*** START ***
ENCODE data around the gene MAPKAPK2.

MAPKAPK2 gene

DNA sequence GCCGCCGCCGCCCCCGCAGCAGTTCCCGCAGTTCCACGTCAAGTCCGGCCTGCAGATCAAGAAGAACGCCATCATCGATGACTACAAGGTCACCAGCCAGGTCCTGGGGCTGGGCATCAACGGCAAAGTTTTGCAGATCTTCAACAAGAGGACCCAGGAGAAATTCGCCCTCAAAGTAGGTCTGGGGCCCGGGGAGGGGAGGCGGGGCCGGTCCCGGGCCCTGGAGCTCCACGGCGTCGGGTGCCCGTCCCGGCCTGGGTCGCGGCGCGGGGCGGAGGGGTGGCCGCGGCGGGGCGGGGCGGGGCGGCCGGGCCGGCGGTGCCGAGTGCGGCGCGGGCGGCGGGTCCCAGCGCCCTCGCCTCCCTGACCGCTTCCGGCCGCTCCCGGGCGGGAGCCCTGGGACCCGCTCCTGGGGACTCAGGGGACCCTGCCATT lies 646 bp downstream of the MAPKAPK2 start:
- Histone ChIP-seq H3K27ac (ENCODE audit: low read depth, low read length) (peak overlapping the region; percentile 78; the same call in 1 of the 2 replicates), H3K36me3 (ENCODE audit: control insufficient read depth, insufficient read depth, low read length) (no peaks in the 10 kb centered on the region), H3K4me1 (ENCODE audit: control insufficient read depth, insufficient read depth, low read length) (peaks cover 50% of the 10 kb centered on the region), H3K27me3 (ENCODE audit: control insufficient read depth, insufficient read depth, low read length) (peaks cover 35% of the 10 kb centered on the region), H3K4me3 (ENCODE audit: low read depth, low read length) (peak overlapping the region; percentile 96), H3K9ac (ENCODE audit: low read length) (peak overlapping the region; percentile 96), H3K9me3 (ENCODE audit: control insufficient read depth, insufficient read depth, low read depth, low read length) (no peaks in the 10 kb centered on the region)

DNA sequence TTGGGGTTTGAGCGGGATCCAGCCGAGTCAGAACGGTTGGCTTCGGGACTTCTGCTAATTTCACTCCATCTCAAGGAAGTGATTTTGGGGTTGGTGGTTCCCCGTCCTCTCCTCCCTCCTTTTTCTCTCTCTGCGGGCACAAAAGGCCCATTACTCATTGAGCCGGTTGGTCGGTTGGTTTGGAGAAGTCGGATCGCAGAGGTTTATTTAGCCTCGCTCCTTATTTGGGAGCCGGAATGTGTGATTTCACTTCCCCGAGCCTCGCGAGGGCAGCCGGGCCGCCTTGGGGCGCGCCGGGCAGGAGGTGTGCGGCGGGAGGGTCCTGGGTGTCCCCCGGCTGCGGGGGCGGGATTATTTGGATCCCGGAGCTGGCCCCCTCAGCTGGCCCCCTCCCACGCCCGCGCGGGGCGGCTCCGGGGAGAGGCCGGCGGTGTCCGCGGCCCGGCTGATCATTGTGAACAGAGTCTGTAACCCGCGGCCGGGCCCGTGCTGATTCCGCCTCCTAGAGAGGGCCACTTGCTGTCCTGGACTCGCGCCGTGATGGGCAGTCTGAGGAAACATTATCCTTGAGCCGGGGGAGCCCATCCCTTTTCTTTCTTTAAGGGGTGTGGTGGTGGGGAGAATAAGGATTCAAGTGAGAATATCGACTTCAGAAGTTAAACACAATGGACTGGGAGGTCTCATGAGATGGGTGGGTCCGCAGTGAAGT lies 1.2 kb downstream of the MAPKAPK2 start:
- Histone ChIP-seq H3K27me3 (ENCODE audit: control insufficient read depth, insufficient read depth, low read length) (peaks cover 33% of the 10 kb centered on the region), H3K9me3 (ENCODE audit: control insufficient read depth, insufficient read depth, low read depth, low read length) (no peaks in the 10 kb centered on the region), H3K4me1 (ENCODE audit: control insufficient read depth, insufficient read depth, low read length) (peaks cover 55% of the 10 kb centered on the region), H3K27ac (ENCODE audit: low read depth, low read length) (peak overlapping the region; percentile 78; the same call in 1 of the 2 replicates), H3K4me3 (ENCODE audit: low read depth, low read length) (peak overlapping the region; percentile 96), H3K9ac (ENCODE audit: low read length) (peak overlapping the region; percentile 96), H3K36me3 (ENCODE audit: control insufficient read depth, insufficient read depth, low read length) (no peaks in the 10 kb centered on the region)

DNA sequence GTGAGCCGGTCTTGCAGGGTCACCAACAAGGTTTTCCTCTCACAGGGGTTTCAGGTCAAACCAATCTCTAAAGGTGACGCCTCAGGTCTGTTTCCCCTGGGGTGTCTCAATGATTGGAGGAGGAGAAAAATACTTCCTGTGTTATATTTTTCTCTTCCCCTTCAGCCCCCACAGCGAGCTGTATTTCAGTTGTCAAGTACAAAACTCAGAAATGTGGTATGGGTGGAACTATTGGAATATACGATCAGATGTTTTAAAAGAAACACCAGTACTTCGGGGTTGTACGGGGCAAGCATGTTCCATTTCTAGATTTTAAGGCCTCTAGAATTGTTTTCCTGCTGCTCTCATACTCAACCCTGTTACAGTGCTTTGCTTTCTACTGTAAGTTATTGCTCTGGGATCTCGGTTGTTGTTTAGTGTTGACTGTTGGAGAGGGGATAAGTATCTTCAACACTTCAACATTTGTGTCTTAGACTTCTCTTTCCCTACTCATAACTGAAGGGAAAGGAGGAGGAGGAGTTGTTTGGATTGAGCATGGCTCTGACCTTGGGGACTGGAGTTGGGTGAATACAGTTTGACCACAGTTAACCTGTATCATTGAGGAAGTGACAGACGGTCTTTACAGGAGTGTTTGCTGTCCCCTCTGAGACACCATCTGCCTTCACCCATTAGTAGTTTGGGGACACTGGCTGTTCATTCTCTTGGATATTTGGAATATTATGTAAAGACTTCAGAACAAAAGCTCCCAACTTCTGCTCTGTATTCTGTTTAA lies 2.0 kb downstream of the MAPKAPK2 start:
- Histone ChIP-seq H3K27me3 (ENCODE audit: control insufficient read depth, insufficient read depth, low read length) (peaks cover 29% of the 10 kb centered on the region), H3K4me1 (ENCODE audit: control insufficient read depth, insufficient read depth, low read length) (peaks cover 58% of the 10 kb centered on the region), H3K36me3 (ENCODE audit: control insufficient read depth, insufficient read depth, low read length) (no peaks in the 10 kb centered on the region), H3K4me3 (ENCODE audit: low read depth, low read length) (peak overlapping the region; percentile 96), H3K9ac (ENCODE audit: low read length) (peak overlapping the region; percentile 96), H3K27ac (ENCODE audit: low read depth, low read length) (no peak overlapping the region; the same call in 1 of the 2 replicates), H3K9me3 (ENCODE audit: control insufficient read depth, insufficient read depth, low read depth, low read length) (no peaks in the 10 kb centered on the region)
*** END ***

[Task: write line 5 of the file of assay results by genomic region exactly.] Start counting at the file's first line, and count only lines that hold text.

DNA sequence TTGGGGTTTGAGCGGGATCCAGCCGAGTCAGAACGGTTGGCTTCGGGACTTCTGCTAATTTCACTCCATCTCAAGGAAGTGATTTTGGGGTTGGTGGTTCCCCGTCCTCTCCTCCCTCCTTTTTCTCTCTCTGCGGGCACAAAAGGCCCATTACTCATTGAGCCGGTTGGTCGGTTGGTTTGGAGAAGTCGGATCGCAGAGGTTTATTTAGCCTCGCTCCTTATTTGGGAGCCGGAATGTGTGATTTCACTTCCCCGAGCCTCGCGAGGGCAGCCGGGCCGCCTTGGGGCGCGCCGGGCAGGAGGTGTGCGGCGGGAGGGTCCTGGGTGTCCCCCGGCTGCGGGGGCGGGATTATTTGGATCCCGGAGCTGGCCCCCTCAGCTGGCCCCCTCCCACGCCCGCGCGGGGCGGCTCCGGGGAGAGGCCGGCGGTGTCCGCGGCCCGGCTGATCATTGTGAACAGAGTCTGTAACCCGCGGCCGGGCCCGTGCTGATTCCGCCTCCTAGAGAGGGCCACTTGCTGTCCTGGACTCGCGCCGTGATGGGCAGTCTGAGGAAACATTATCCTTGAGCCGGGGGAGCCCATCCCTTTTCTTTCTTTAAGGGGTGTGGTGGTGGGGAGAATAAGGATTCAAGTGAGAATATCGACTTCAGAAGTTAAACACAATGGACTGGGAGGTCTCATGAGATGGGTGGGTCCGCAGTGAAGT lies 1.2 kb downstream of the MAPKAPK2 start: